Oury Jalloh (2 June 1968 – 7 January 2005) was a Sierra Leonean refugee who died in a police station in Dessau, Germany, tied with handcuffs to a fire-proof mattress at his hands and feet. The cause of death was officially recorded as heat shock, the police claiming he set fire to the mattress with a cigarette-lighter, causing the mattress to burn thus burning himself.
This version provoked a lot of doubts, which since then have only increased as to number and seriousness. According to the investigators, the fire broke out in the cell around midday. The fire alarm went off on two occasions. Noises and cries for help coming from the acoustically controlled cell were registered but ignored. Supposedly, the supervising police officer turned off the sound of the acoustic system shortly before twelve because he could not understand a telephone conversation. Only when the air-control alarm went off did he go down into the basement where the cell was located. But by that time Jalloh was found lying on a burning mattress, his body severely burned. The remains of a lighter were only found in later investigations.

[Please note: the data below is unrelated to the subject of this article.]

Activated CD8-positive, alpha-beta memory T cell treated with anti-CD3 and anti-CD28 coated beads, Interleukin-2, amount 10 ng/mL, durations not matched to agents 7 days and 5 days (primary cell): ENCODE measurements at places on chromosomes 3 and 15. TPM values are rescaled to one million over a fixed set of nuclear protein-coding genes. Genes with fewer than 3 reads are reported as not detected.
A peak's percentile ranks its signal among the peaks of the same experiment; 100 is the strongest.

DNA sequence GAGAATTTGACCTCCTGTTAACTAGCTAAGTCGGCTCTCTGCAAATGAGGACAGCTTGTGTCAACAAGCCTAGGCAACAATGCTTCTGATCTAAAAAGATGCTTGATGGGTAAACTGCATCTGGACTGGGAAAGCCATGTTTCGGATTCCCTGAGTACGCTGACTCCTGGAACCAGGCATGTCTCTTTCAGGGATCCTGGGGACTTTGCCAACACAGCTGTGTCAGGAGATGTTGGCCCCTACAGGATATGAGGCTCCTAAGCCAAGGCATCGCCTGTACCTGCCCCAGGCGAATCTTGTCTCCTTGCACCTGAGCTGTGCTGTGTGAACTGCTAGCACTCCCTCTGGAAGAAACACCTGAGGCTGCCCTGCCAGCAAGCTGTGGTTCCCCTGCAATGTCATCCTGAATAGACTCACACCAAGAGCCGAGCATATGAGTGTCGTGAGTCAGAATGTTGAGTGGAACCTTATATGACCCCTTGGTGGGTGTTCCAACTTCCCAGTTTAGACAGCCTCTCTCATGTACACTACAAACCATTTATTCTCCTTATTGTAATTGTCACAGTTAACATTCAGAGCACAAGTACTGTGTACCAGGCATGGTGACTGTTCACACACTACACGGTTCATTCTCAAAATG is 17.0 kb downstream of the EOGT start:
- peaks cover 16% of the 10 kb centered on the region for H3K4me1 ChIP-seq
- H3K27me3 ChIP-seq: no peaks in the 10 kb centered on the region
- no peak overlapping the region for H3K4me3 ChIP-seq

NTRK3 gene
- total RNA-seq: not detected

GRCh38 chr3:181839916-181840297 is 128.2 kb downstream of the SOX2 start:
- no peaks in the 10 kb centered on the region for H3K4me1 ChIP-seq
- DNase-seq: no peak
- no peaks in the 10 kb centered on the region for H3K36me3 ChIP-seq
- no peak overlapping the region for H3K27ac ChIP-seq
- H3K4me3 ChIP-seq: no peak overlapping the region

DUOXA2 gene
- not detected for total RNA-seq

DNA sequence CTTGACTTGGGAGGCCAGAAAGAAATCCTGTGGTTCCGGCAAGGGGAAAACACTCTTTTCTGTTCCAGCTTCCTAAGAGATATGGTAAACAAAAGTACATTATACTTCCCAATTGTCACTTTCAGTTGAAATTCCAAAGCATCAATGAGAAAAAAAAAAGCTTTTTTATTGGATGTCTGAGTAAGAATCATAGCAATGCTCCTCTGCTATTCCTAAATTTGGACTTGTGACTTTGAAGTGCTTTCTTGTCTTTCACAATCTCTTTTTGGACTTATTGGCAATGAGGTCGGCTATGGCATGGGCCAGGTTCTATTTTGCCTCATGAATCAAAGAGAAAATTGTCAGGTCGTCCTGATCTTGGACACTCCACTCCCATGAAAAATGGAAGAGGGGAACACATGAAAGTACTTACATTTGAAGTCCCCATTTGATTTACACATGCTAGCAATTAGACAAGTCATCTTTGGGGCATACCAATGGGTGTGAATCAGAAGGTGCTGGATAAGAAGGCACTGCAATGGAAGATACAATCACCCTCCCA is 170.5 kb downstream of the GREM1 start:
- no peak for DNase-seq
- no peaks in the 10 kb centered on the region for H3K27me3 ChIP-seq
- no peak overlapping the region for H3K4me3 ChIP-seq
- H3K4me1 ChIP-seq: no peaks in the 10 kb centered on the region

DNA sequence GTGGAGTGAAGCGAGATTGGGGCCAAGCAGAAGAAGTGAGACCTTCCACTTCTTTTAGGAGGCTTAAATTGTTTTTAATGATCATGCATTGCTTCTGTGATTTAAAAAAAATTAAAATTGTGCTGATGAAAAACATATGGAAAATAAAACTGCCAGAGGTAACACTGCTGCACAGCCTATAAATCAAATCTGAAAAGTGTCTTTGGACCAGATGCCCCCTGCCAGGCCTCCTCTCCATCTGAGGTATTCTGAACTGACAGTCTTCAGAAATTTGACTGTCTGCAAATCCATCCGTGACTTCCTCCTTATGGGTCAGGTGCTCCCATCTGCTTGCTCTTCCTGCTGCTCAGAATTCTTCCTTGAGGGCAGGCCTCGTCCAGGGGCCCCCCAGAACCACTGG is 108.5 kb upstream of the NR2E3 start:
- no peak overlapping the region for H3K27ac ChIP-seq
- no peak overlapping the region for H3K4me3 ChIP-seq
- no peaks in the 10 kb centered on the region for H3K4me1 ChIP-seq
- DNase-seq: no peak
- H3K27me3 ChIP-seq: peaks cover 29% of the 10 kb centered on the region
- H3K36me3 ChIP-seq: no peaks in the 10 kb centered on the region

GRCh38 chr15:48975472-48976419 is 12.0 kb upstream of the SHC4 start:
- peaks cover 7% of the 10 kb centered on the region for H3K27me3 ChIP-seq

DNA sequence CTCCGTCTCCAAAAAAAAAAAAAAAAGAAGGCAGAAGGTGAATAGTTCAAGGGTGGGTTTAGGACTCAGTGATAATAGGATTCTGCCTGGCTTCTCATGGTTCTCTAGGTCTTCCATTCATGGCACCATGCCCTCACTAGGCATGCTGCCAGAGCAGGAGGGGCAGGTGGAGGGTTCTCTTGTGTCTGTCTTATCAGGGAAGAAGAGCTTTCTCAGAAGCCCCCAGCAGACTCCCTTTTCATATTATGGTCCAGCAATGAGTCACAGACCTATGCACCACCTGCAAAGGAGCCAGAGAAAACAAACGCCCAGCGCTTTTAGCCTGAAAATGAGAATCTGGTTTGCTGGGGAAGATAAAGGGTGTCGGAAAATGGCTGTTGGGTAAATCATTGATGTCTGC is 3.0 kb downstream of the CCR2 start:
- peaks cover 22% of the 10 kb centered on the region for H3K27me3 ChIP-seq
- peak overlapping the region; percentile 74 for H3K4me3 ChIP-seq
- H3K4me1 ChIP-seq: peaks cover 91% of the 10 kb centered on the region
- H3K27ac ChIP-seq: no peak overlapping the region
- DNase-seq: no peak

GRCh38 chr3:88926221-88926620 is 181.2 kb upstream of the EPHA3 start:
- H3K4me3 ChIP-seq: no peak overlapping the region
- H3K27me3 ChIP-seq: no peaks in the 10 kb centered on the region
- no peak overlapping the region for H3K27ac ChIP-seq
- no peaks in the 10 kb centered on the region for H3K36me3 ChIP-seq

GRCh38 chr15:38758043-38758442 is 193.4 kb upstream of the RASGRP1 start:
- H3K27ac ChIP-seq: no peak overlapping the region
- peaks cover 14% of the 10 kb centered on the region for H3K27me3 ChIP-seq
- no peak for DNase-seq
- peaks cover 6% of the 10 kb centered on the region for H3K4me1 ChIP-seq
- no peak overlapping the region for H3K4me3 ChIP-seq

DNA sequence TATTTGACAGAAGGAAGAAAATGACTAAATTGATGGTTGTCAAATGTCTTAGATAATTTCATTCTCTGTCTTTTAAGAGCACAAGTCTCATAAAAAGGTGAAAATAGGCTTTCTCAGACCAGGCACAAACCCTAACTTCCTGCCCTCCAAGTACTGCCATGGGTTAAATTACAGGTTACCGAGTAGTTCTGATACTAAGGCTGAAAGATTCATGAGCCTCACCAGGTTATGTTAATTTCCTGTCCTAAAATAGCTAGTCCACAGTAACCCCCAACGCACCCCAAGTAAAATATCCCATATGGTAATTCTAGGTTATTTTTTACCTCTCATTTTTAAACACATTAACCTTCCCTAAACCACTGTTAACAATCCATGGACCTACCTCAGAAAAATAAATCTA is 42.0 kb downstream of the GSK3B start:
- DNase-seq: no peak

In the period following Jalloh’s death there is still no closure, either as to the circumstances of his death nor who is responsible for it. In spite of massive and publicly known irregularities and contradictions, no legal proceedings seem likely. The responsible police and doctor continue their work. Although the State Prosecutor of Dessau has made formal accusations of negligent homicide and bodily harm with fatal consequences, new excuses are nevertheless found to close the case—to the point of absurdity. By some accounts the formal complaints lodged by lawyers on behalf of the family are invalid because there is not enough evidence to prove whether the people claiming to be the family of Oury Jalloh really are members of his family. Although the press, on several occasions, reported on the alleged racist background in relation to the unclear circumstances of the death of Jalloh and a few initiatives have demanded a complete clarification of the contradictions, the court has been blocking legal proceedings.
Mouctar Bah, the person who has most engaged himself for truth and justice in the case of Jalloh’s death, has been criminalized and persecuted. On the 7 FebruaryTemplate:Which year?, the local authorities closed Mouctar’s Telecafé—out of “public interest.” The accusation was that Mouctar allowed drug dealers into his store. The Telecafé was the basis of Mouctar’s financial existence and the meeting place for the Initiative in Memory of Oury Jalloh.
Protests were planned for 1 April 2006 in Dessau and London.